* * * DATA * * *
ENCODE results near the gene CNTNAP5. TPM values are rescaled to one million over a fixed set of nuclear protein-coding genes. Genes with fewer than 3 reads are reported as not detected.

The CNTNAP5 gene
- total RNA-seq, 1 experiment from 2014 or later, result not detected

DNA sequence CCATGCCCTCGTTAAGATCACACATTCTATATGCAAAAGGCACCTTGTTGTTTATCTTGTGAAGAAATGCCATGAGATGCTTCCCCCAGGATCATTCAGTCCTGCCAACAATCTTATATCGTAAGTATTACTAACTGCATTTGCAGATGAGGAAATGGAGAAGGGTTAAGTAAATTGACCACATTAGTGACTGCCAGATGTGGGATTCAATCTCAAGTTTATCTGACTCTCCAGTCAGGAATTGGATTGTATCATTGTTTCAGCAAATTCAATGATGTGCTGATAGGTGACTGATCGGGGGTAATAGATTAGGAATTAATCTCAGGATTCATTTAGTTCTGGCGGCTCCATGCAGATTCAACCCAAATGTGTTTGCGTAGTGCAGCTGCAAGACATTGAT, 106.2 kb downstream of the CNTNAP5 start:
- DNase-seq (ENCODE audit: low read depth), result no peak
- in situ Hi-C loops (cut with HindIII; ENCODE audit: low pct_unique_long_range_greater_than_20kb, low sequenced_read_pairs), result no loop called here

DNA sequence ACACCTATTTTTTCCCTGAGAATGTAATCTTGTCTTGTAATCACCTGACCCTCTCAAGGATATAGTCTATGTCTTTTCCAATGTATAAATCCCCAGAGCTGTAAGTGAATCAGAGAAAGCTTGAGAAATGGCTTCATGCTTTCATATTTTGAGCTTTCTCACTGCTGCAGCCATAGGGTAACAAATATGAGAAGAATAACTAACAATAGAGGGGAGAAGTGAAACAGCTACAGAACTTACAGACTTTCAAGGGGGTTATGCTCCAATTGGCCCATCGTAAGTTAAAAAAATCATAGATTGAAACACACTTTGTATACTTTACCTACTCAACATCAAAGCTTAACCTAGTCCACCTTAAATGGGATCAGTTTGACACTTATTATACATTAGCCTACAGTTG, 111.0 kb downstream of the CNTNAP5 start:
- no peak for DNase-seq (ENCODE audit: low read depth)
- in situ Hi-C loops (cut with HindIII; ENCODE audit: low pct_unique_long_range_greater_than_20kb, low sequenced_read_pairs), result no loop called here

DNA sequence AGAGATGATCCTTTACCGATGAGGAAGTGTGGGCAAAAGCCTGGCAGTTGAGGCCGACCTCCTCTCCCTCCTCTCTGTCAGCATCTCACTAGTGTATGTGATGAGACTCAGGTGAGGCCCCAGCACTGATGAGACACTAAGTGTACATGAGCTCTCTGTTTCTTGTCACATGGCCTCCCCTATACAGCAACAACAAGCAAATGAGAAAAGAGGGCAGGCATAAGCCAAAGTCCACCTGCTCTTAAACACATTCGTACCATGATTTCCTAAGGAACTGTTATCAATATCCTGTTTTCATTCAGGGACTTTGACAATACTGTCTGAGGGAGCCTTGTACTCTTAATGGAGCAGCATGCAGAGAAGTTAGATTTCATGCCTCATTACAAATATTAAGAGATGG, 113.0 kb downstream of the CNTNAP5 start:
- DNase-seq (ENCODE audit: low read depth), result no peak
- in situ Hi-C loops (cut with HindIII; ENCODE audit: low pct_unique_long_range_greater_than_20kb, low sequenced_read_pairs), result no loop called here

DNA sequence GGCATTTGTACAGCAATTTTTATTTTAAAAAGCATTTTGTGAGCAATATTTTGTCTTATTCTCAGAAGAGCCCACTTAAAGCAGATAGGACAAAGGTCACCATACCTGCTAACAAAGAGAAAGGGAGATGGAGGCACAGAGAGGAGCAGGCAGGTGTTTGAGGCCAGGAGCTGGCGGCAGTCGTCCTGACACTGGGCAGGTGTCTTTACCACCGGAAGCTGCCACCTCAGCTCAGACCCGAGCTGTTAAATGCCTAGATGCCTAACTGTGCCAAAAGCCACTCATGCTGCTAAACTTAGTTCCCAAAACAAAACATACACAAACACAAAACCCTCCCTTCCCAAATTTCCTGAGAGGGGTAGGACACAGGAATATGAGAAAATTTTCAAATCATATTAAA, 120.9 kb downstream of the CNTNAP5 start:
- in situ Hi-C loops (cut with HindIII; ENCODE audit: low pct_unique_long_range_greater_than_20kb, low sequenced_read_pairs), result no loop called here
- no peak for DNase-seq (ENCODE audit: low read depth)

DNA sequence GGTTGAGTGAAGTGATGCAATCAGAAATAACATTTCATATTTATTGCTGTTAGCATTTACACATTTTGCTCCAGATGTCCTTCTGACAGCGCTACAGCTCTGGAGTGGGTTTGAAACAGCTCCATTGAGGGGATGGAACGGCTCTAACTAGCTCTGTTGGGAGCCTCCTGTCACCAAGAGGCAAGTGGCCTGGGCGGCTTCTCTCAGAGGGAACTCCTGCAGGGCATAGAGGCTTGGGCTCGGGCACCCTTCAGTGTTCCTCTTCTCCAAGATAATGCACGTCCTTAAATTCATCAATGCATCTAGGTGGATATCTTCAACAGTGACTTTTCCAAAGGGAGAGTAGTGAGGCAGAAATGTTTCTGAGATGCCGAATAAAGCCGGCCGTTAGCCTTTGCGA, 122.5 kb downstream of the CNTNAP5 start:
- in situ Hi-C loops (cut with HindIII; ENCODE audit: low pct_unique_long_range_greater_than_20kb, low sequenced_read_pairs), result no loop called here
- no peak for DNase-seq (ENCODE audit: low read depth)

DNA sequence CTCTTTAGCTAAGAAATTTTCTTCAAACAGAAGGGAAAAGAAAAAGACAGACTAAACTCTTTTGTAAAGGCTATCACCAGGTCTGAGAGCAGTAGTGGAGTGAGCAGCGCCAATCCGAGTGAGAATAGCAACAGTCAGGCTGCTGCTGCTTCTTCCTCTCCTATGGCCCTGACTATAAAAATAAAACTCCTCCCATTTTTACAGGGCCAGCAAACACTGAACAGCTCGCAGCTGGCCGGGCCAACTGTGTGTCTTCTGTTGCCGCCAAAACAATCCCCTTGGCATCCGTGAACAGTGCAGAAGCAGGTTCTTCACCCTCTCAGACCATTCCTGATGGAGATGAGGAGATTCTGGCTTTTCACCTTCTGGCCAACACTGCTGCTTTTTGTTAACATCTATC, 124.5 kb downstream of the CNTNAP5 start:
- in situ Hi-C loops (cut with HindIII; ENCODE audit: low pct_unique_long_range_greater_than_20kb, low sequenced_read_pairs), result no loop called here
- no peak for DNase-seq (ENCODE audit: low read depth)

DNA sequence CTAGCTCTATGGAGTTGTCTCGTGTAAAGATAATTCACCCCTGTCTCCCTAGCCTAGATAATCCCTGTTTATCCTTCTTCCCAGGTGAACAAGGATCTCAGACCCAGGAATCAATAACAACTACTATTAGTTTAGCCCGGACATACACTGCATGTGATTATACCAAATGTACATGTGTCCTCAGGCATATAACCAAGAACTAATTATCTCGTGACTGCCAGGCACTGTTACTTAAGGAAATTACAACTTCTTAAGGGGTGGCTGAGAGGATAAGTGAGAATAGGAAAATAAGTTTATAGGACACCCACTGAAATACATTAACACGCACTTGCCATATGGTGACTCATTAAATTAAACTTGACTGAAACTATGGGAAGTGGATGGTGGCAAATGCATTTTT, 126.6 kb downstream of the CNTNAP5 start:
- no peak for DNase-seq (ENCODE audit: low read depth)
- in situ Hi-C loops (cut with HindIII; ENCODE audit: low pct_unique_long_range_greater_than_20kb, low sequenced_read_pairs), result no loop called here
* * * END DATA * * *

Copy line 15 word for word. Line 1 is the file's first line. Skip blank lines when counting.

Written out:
- no peak for DNase-seq (ENCODE audit: low read depth)